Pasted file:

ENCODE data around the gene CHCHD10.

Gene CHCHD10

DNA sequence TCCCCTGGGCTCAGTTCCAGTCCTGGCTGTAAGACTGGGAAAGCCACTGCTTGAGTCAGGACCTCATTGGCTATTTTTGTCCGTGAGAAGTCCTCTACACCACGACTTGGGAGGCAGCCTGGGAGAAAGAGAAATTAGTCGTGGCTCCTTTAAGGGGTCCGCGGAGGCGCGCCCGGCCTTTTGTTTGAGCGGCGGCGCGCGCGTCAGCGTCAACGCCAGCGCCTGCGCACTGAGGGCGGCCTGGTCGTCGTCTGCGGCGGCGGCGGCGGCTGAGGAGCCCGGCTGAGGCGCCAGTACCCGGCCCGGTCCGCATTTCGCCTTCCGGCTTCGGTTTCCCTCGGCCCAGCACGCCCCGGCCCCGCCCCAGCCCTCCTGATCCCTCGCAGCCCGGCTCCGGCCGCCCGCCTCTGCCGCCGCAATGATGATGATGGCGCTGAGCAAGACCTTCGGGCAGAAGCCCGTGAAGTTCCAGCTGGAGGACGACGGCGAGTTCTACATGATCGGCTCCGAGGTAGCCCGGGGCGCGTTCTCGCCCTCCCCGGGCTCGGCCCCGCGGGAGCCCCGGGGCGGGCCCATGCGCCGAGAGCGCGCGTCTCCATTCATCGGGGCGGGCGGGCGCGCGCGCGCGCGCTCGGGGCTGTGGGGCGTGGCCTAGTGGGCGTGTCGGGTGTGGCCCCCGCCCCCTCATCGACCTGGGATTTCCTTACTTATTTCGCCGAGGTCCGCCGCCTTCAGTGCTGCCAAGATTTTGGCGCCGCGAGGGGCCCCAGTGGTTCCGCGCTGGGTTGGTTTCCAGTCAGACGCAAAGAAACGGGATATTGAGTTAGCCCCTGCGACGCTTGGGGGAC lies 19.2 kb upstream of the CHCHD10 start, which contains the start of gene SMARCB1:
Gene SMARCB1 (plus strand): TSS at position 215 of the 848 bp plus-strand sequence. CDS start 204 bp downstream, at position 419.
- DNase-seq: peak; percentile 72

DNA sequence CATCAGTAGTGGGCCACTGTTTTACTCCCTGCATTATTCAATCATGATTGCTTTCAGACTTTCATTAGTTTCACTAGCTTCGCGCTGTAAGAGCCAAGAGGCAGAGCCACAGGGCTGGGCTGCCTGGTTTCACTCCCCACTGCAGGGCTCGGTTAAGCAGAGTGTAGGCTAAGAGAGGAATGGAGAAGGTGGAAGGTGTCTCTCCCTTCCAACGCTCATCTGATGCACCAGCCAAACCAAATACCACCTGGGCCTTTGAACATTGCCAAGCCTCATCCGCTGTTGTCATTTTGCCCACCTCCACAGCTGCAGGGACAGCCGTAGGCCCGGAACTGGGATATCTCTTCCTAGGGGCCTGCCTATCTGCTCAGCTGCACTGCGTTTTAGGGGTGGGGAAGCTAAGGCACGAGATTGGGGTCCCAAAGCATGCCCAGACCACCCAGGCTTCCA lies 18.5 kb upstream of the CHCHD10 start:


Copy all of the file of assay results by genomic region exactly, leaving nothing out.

ENCODE data around the gene CHCHD10.

Gene CHCHD10

DNA sequence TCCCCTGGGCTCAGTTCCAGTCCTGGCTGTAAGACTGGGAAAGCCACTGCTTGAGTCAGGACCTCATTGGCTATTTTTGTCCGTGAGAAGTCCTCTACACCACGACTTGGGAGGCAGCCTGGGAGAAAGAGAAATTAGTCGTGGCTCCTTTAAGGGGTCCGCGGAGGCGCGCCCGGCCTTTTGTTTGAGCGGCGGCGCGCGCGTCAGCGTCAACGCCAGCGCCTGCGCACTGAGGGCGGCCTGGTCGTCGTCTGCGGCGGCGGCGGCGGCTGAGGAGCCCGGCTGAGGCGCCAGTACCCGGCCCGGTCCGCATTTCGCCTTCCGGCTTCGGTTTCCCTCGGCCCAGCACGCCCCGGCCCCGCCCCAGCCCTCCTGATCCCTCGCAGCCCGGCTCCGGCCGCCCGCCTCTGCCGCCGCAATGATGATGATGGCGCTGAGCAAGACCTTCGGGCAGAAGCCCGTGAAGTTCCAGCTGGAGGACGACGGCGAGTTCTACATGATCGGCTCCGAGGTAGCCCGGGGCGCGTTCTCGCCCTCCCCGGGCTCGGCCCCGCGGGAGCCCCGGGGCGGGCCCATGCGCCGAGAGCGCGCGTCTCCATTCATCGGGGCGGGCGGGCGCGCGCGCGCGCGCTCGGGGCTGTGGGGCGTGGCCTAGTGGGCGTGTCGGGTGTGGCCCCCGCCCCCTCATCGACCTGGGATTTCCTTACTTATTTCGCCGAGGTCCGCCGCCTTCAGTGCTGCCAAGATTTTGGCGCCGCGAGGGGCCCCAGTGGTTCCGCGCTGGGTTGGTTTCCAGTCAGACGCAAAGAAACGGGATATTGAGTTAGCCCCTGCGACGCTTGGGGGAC lies 19.2 kb upstream of the CHCHD10 start, which contains the start of gene SMARCB1:
Gene SMARCB1 (plus strand): TSS at position 215 of the 848 bp plus-strand sequence. CDS start 204 bp downstream, at position 419.
- DNase-seq: peak; percentile 72

DNA sequence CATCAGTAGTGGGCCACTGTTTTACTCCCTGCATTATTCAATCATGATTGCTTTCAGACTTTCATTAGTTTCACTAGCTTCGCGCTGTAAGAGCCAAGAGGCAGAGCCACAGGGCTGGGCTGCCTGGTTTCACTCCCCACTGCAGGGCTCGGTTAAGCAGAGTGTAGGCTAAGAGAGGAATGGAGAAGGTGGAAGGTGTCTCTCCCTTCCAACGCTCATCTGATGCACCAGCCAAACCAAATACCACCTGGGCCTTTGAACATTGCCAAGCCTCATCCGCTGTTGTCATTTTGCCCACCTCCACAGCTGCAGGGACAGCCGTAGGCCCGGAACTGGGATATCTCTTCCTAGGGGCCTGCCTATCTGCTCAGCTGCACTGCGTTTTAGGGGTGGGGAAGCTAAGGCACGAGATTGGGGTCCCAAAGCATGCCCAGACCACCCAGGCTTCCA lies 18.5 kb upstream of the CHCHD10 start: